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  • Cited by 1
  • Print publication year: 2009
  • Online publication date: December 2009

19 - Disorders of the somatosensory system

Summary

Summary

This chapter reviews impairments of grasping and other fine motor tasks following disorders of the somatosensory system. The first part reports findings from transient anesthesia induced experimentally in healthy human subjects. The second part summarizes studies on the effects of lesions to the peripheral sensory system. Findings in patients with sensory deficits following polyneuropathy or carpal tunnel syndrome are differentiated from chronic complete somatosensory deafferentation. The latter group of very rare subjects provides the unique possibility of investigating the function of the motor system deprived of sensory input. The last part summarizes the effects of central lesions due to stroke or cerebral palsy that frequently affect the somatosensory system. The results for various motor tasks including prehensile movements are reported. Specific emphasis is placed on analyses of grip-force control during object manipulation since somatosensory feedback is particularly important for these activities and ample research has been performed during the last few years, enabling comparisons between patient groups.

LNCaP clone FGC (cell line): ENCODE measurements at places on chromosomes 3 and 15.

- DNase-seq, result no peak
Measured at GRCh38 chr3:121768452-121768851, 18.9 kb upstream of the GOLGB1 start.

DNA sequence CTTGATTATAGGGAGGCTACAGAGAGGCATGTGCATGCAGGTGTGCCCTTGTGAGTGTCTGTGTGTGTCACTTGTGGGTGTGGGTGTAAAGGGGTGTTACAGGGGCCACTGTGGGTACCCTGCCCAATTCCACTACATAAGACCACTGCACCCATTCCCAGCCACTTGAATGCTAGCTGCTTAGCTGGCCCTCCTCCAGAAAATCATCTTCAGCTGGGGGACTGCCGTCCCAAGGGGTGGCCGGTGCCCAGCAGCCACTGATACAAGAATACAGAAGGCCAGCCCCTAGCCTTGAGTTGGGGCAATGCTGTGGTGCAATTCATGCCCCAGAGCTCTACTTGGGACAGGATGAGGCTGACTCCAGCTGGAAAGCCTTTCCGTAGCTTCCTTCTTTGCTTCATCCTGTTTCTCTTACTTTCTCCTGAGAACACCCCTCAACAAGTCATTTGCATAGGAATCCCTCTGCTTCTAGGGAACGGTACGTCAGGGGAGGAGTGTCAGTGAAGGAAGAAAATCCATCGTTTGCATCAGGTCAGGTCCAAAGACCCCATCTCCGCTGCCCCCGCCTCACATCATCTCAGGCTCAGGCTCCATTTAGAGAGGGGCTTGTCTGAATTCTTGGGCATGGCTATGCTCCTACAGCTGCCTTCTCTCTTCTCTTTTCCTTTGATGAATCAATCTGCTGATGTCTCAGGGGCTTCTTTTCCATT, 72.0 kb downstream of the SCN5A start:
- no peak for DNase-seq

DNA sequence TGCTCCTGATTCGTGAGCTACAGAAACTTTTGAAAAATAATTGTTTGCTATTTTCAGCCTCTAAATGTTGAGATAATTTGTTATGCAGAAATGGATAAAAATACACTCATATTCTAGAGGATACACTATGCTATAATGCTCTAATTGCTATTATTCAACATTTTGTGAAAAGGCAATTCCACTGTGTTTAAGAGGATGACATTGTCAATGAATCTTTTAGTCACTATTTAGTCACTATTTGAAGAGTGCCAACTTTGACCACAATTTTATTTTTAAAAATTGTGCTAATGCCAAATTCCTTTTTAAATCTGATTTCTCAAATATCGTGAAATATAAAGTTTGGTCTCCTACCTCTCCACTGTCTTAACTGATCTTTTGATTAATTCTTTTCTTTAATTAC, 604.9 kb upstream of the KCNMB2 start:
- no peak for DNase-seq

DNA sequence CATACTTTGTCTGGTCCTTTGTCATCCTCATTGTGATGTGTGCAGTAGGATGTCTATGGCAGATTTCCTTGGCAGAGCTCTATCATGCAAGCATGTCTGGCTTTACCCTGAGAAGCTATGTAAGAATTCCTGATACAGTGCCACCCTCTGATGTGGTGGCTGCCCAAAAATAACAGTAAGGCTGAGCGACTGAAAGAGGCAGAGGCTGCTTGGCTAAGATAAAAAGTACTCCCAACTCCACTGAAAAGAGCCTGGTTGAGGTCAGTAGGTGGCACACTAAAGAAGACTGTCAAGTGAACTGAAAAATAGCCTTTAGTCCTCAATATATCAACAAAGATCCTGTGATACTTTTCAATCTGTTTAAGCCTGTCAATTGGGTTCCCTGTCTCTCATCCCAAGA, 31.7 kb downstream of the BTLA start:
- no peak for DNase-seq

Introduction

Clarifying the role of sensory information in the control of voluntary movement and force production is one of the most essential questions in sensorimotor research. The most obvious way to investigate this question is to study the effects of damage to the sensory system on movement execution. Indeed, there was controversy about the effects of a complete lack of sensory information at the beginning of the 20th century.

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